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Apamea and Serjilla

Temperatures plummet again...

rain 7 °C
View Jac and Chalky's Excellent Adventure on JacChalky's travel map.

We set off pretty early in the morning and were greeted by icy rain and thick fog. Jihad drove us up Jebel (Mount) Ansariyya for some well-intended views, but instead we spent the trip squinting out the windscreen and feeling grateful he was a skilled and careful driver.

We pulled into Serjilla, one of the many 'Dead Cities' that were mysteriously abandoned about 1,500 years ago. It is theorised that the cause is due to migrational shifts when the Arabs conquered the region and discontinued merchant routes between Antioch and the Roman city of Apamea. Remarkably well-intact, its stone buildings and arches appear unweathered. It was freezing cold and wet, so we didn't stay long - Jac lasted a paltry 15 minutes wandering around, but thankfully Chalky stayed around longer to take photos. We opted not to explore any other of the Dead Cities (Serjilla was the most preserved of them all) and drove on to the Roman ruins of Apamea.

Founded in the 3rd century BC by a former general in the army of Alexander the Great, and was named after his Persian wife, probably to stave off jealousy, as he'd named an early city after his mother. Apamea was seized by Pompey for the Romans in 64 BC and at its heyday had 500,000 inhabitants and was notable enough to be visited by Mark Antony and Cleopatra. In the 6th century however it was seized by Muslims, and then some time down the track was flattened by an earthquake in the 1200s. The main attraction was the north-south running cardo (main street) lined with colonades, 2km long. The Roman road also had chariot ruts on the huge stone paving. Parts of columns, tops of columns (capitals) also lay alongside the road. The other parts of the site (remains of the baths, nymphaneum, mosque) were unrecognisable but the colonaded street was impressive. Despite the rain and our being virtually the only visitors we were approached by motorcycle touts, offering 'antiques' for sale.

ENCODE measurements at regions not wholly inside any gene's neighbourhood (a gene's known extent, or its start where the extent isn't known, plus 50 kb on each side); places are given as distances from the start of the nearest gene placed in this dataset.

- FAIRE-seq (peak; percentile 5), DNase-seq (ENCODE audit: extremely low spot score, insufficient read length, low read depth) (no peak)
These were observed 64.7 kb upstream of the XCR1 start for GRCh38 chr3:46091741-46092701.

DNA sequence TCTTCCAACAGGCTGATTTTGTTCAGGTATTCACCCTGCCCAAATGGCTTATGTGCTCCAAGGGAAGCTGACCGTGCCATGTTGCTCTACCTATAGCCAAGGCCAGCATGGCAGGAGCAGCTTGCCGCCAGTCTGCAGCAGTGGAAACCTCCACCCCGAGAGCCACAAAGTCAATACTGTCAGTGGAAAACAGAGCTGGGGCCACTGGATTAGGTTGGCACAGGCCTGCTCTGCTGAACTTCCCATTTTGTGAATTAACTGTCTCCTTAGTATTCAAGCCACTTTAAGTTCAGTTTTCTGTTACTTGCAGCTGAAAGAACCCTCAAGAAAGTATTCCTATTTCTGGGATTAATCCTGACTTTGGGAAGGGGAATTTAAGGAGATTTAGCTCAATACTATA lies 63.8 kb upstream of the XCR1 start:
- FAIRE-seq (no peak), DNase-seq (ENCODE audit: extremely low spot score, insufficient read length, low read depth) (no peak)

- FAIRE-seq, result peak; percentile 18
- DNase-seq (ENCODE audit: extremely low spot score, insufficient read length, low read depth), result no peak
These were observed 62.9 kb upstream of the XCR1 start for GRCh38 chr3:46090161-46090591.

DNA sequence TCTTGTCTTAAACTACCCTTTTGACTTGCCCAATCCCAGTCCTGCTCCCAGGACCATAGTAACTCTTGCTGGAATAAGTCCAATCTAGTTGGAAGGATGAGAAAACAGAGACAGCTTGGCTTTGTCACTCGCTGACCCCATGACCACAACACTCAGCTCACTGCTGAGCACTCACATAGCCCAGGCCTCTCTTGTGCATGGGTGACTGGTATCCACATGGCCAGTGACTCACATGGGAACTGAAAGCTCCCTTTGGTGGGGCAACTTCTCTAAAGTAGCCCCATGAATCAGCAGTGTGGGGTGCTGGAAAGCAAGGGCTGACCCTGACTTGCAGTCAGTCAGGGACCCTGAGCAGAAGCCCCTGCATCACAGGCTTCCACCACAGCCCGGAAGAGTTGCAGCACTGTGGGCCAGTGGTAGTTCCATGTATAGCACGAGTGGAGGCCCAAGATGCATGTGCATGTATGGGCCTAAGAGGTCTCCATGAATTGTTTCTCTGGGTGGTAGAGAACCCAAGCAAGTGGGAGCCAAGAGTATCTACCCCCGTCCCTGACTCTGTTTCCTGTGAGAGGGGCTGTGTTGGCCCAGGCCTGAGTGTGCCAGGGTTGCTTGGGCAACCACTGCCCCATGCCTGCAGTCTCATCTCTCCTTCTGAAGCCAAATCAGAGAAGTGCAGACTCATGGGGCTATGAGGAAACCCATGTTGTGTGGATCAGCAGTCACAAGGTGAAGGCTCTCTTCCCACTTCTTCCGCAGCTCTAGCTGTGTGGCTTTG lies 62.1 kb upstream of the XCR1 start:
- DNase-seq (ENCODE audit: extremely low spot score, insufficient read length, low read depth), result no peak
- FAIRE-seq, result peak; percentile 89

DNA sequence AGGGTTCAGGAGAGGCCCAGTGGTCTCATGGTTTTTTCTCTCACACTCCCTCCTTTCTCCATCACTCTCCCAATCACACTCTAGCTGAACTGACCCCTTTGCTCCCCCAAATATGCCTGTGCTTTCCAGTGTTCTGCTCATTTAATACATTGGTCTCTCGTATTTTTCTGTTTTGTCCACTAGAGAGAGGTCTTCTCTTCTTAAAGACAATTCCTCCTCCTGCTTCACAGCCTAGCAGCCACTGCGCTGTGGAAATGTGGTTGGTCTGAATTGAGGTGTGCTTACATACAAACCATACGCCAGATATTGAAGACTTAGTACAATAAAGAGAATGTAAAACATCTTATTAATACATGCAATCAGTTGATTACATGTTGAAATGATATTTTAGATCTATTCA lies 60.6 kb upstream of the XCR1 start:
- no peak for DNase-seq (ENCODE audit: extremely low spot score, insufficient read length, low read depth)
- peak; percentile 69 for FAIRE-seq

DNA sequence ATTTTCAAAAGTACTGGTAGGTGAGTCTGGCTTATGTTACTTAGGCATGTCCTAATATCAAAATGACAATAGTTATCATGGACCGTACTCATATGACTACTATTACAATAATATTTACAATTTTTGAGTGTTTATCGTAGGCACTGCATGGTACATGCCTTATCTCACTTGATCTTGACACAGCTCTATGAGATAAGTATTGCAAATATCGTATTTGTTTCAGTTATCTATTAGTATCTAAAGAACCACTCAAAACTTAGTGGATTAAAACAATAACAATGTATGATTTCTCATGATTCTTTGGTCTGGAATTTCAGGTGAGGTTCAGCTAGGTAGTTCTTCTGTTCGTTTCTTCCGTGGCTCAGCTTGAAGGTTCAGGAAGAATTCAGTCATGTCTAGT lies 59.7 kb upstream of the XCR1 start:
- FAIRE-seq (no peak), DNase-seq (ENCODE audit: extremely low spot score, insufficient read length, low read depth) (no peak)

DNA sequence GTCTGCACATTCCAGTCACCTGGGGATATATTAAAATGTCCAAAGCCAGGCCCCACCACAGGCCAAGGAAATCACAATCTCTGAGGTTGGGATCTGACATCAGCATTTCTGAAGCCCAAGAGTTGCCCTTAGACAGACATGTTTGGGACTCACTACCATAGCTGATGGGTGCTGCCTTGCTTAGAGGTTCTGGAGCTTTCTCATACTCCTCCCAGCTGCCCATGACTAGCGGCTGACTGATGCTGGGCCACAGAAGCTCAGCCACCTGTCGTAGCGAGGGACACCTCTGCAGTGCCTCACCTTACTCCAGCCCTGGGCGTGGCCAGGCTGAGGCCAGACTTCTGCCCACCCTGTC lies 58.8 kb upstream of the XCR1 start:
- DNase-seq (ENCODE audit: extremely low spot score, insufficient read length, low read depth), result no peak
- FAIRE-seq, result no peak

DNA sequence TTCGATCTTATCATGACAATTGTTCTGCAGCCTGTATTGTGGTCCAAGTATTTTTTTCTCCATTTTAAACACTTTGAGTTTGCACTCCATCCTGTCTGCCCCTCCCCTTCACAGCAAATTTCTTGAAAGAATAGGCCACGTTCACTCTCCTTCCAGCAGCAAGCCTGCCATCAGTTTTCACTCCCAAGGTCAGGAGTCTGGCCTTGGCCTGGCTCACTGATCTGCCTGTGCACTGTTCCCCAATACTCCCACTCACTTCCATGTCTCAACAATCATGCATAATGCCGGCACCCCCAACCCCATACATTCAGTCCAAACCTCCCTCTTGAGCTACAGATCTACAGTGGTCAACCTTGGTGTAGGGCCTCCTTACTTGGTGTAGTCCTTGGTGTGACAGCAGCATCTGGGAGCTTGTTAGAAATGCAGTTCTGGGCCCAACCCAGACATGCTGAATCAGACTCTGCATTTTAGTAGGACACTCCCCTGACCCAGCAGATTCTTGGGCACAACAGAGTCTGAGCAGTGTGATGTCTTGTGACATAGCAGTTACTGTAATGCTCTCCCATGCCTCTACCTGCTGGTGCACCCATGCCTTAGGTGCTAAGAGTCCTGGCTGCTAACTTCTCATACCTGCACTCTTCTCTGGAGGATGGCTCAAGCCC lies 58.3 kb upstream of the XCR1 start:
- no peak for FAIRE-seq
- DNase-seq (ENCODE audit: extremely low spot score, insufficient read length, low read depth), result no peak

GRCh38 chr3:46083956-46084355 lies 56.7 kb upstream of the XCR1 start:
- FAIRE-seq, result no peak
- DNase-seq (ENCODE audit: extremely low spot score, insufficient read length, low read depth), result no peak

After another great day of sightseeing with Jihad, and his trusty steed, his yellow Hyundai, we retired to the nearby town of Hama for the night.

Driving with ‘limited’ visibility
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The Dead City of Serjilla

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Ancient olive presses
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A two-storey tavern
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Open tombs
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Apamea

The colonaded street
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Jac grinning and bearing (the cold that is)
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Unique swirled columns
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[i]If only we could sneak a piece of that home in our backpacks...
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Inscription in the path
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Posted by JacChalky 07:56 Archived in Syria Tagged round_the_world

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